If you live with diabetes then you know exactly how difficult it is to live with the constant highs and lows. If you’re the parent of a diabetic child, the stress of maintaining your child’s blood sugar to avoid dangerous peaks or lows in blood pressure is huge. Traditional medicine can help with the symptoms and to balance sugar levels in the blood, but there is no known cure.
So it’s little wonder that people are curious about natural remedies, which would alleviate the need for constant injections and expensive insulin shots. There is a growing body of evidence that using moringa diabetes symptoms can be managed and in some cases even reduced, making many in the scientific community to ask: is moringa the natural cure for diabetes?
Below we will describe the nature of the disease and its causes, show how moringa and diabetes could potentially be a great match, and explain how to to take moringa for diabetes.
What is Diabetes?
There are two forms or ‘types’ of diabetes – Type 1 and Type 2. Type 1 diabetes is a genetic condition which has no known direct cause, whereas type 2 is related to lifestyle factors such as diet, smoking, and obesity. The effect of both diseases are essentially the same. Recent years have seen a spike in cases of type 2 in the western world, which experts relate to sedentary lifestyles and bad diet.
In non-diabetics, the pancreas produces insulin, a hormone which breaks down glucose in the blood, and manages high blood sugar levels. However, in diabetics the pancreas is unable to produce insulin, meaning that blood sugar must be monitored and insulin administered by injection or other means. If the blood sugar level is allowed to climb too high, the patient can become hyperglycemic, which can in severe cases lead to coma and even death. If too much insulin is given, Hypoglycemia can occur, with low blood sugar levels being equally dangerous to the patient.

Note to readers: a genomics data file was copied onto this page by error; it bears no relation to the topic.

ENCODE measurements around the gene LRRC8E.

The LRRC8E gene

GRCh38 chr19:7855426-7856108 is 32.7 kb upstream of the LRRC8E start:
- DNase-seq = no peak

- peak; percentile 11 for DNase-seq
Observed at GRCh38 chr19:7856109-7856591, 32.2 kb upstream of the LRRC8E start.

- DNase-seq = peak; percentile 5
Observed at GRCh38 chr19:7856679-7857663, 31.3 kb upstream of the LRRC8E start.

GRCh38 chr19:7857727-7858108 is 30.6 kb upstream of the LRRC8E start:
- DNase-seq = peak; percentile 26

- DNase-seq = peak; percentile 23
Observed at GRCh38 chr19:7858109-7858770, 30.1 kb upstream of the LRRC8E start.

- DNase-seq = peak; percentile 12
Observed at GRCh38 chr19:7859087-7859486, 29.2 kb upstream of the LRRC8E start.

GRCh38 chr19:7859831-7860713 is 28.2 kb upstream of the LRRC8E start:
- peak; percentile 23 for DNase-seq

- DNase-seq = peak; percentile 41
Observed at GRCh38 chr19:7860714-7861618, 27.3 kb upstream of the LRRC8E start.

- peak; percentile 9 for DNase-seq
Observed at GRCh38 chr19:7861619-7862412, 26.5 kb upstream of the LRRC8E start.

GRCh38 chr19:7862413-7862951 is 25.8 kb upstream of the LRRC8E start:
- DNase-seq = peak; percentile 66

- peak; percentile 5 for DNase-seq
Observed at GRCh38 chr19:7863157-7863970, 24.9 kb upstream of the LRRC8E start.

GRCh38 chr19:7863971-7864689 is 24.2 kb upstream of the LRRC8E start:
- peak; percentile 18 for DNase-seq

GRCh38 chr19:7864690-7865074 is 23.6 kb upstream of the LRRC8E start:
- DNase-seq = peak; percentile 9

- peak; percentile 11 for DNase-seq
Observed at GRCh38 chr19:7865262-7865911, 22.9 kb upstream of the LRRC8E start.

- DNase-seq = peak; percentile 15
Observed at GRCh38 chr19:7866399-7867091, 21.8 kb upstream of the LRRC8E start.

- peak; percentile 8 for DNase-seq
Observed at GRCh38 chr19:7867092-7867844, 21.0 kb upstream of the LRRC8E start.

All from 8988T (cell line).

That’s why diabetics need to check their bloods after each meal to ensure they balance the levels of glucose to insulin correctly. There are for some patients options to have a ‘pod’ fitted which can do this for them, and in severe cases a false pancreas can be fitted to also calculate and administer insulin. However, these treatments are not available to all, which is why moringa benefits for diabetes are of such great interest to both doctors and sufferers of the disease. There are trials ongoing regarding the use of moringa pills for diabetes as well as moringa seeds for diabetes, but as yet no definitive results have been produced. However, there is great promise, and a huge body of related research to call on, so below we’ll attempt to answer the questions, is moringa good for diabetes, and more importantly, might it actually be a cure for this previously incurable disease?
Can Moringa Cure Diabetes?
Ongoing moringa oleifera diabetes trials suggest that it may have many positive effects both in the treatment and the prevention of type 2 diabetes. There is no evidence yet to suggest it can cure diabetes, but if the results of the first wave of trials are positive there is hope that further trials may provide a more effective treatment for the disease.